Street preaching.
As the other seminarians took a handful of religious tracts and spread out to talk with people on the streets–a prospect fraught with its own brand of stage fright–Al Maury took me aside.
“Joe, listen to me closely.”
“You do not need a sermon when you preach on the street.  Just tell people about Jesus.  Tell them that God loves them and Jesus died for them.  Invite them to come over and let us pray with them.  And one more thing….”
I was all ears. Anything he could say to stop my knees from knocking, I wanted to hear.
“Repeat yourself every five minutes.”
How’s that?
“Your audience is the people on the streets and sidewalks.  From the time they walk into the sound of your voice until they leave it is about five minutes.  So, every five minutes repeat yourself.”
That was great counsel.
It occurs to me that pastors of churches need a similar reminder.  Your congregation is always changing.  So, keep repeating yourself.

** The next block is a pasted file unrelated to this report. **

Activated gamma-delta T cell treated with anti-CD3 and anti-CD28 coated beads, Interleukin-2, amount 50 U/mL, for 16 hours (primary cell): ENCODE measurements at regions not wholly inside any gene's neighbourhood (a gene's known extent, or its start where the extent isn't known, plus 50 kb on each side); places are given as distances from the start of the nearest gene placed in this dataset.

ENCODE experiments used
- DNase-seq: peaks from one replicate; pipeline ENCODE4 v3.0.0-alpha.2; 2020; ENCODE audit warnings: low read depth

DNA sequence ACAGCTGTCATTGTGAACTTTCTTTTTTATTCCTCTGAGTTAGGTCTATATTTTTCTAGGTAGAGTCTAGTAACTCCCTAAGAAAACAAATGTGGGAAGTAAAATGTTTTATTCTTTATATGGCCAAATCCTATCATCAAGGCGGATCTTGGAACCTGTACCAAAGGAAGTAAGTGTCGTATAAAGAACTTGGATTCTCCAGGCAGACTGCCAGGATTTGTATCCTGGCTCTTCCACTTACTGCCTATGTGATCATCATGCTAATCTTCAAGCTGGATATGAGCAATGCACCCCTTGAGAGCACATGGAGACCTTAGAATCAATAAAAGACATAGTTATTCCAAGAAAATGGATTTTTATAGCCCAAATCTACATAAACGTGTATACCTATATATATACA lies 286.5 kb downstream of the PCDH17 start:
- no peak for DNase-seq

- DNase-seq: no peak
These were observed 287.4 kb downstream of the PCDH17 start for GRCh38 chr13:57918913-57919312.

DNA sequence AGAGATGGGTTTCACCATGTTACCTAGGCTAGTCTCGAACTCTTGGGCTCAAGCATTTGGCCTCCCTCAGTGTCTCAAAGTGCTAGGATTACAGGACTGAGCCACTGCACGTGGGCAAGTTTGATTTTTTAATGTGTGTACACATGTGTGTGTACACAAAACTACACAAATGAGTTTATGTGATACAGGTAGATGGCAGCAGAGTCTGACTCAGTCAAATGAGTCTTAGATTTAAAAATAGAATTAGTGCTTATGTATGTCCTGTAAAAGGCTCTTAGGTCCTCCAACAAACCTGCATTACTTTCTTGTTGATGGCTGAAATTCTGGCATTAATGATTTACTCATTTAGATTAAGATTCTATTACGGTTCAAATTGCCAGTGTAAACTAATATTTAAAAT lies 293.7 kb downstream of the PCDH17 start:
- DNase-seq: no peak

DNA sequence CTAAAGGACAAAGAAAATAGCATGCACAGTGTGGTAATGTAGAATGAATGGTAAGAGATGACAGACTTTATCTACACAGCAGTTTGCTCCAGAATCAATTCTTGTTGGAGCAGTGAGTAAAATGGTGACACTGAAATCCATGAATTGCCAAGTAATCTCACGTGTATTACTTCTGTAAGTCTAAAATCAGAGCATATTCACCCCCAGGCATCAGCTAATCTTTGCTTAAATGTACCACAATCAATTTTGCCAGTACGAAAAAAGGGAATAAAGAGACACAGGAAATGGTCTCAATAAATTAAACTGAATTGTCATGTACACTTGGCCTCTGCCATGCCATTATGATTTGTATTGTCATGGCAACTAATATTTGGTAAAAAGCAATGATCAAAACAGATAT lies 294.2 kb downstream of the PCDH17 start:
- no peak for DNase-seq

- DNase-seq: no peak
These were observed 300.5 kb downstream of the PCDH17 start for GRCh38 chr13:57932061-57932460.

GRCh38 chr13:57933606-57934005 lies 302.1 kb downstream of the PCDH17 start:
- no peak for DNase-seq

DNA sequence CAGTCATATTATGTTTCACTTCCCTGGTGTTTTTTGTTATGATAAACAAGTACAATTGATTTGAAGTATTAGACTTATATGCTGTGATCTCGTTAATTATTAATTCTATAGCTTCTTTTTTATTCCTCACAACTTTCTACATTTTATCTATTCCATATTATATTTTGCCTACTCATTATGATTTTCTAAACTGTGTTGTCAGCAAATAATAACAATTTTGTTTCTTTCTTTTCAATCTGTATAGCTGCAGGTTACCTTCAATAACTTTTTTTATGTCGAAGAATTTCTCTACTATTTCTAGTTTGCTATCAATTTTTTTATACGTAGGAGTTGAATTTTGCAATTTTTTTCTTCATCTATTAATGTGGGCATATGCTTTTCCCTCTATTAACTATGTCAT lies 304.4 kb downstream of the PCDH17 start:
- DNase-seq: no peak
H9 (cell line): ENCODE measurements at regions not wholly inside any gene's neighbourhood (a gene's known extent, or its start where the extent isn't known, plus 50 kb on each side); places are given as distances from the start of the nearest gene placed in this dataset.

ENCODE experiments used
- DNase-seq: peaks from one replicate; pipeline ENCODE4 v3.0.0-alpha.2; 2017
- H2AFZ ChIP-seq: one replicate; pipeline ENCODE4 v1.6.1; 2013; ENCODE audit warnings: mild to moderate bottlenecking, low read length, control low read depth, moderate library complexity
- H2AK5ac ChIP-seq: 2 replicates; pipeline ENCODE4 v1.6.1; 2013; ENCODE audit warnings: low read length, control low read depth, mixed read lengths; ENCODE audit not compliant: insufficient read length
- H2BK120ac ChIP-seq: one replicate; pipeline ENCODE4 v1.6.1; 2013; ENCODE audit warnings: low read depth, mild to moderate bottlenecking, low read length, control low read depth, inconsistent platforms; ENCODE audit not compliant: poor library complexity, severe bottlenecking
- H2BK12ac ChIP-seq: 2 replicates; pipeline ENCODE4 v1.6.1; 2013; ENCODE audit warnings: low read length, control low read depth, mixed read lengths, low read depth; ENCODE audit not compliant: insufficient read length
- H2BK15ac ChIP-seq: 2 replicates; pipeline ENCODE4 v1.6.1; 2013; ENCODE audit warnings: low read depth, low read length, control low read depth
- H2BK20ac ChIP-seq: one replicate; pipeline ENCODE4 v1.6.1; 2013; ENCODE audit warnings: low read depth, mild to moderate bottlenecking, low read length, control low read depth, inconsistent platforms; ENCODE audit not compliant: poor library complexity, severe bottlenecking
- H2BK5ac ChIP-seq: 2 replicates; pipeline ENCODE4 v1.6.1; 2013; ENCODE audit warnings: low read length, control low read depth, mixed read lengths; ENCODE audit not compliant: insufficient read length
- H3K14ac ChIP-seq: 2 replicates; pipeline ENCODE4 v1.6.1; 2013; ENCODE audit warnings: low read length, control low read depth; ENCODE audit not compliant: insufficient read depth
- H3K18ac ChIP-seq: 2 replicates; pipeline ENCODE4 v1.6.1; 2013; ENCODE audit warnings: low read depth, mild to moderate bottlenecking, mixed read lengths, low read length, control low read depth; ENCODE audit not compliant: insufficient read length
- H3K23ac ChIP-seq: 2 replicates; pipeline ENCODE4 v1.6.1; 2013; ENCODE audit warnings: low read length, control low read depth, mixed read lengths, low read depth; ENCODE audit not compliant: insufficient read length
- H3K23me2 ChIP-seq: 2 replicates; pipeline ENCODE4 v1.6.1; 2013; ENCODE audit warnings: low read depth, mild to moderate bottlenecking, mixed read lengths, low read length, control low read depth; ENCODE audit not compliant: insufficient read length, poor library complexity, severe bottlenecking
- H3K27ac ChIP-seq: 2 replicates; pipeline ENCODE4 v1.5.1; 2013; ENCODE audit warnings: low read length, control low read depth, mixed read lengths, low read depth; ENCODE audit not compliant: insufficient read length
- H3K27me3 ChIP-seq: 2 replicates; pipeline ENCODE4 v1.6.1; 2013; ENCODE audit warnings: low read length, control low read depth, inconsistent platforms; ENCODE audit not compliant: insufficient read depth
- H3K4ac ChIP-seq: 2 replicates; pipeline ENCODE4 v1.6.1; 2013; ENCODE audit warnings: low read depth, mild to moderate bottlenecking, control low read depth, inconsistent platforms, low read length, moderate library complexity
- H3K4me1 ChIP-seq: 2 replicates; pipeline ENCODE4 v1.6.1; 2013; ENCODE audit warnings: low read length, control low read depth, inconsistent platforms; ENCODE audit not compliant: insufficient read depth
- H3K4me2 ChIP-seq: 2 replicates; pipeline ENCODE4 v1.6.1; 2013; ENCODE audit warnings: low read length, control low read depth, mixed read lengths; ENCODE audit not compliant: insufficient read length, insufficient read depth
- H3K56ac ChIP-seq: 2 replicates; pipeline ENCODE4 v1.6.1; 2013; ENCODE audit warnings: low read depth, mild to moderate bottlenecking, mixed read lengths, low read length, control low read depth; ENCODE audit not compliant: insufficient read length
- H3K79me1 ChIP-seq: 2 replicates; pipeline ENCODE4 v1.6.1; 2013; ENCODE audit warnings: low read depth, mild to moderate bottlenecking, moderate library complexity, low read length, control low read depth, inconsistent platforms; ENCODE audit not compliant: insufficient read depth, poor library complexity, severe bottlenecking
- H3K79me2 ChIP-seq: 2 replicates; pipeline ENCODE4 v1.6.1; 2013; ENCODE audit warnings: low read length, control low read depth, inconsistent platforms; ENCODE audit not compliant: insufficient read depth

My guess is the typical congregation changes every five years.
I have no studies to back that up.  With some, it should be every decade.  Other churches, located in transient areas, will rotate more rapidly.
A pastor of a church near a U.S. military base in Europe told me that six months after he arrived, the membership had done a 100 percent flip.  Not a single member who welcomed him was on hand to celebrate his first anniversary, due to Uncle Sam’s reassignments.
The typical church, however, changes membership every five years (I’m going to say) for the following reasons:
1. Members leave.
Some move away and some drop out, and others join other churches.
2. New people arrive.
Many join and become essential parts of the church, while others are content to fill the pews and drop in the occasional offering. Both groups are essential parts of your flock.
3. Those who remained have changed too.
They have been educated or promoted or widowed or married. They have moved to other neighborhoods, made new friends and/or lost old ones.  They have lost jobs and found new ones, divorced spouses and remarried, or gone through bankruptcies and rose above it.  No one is the same.
4. And just as importantly, you the pastor have changed.
In a five year period, the typical pastor will have preached several hundred sermons, read a hundred or more books, and attended ten or fifteen conferences where he heard outstanding speakers and authors.  His family will have grown, his wife will have undergone changes of her own, and the nature of his home life is different from half-a-decade ago.
No pastor is the same person he was five years ago.
For these and other reasons, pastor, you will want to repeat yourself.